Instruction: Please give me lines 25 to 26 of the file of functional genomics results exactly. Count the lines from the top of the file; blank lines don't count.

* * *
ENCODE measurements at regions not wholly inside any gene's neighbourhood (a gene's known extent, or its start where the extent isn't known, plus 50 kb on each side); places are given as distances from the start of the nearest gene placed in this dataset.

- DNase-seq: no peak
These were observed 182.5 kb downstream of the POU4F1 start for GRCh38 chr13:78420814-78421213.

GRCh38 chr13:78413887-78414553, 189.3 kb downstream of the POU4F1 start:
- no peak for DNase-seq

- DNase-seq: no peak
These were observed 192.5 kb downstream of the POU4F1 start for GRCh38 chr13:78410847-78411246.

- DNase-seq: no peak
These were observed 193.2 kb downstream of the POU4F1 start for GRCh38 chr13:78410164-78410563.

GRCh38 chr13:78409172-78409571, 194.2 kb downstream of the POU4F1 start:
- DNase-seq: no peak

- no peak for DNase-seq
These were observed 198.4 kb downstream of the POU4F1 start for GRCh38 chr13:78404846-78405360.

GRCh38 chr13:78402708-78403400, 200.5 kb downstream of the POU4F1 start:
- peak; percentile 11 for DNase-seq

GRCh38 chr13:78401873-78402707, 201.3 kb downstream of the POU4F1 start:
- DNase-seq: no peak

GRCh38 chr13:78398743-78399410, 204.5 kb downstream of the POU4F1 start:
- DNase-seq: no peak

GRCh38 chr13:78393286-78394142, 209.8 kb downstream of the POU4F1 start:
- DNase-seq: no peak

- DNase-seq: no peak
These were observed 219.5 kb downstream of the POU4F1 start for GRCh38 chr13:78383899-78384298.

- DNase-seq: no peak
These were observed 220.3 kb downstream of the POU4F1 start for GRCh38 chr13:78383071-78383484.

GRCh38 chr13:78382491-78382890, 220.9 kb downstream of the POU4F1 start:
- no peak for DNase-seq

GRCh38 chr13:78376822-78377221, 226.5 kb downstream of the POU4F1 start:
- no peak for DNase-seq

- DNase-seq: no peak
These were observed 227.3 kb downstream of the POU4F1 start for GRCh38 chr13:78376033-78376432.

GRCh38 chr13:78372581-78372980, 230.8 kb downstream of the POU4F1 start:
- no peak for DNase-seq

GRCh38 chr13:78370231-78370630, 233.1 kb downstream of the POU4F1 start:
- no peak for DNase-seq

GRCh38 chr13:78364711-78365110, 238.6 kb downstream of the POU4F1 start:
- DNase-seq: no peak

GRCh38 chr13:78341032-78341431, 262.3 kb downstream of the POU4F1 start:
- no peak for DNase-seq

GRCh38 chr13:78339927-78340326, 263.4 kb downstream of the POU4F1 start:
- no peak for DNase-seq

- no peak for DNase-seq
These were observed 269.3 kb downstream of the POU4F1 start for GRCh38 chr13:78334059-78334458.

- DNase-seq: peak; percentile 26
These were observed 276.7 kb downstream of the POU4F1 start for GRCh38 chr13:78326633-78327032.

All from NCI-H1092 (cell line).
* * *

These were observed 220.3 kb downstream of the POU4F1 start for GRCh38 chr13:78383071-78383484.

GRCh38 chr13:78382491-78382890, 220.9 kb downstream of the POU4F1 start: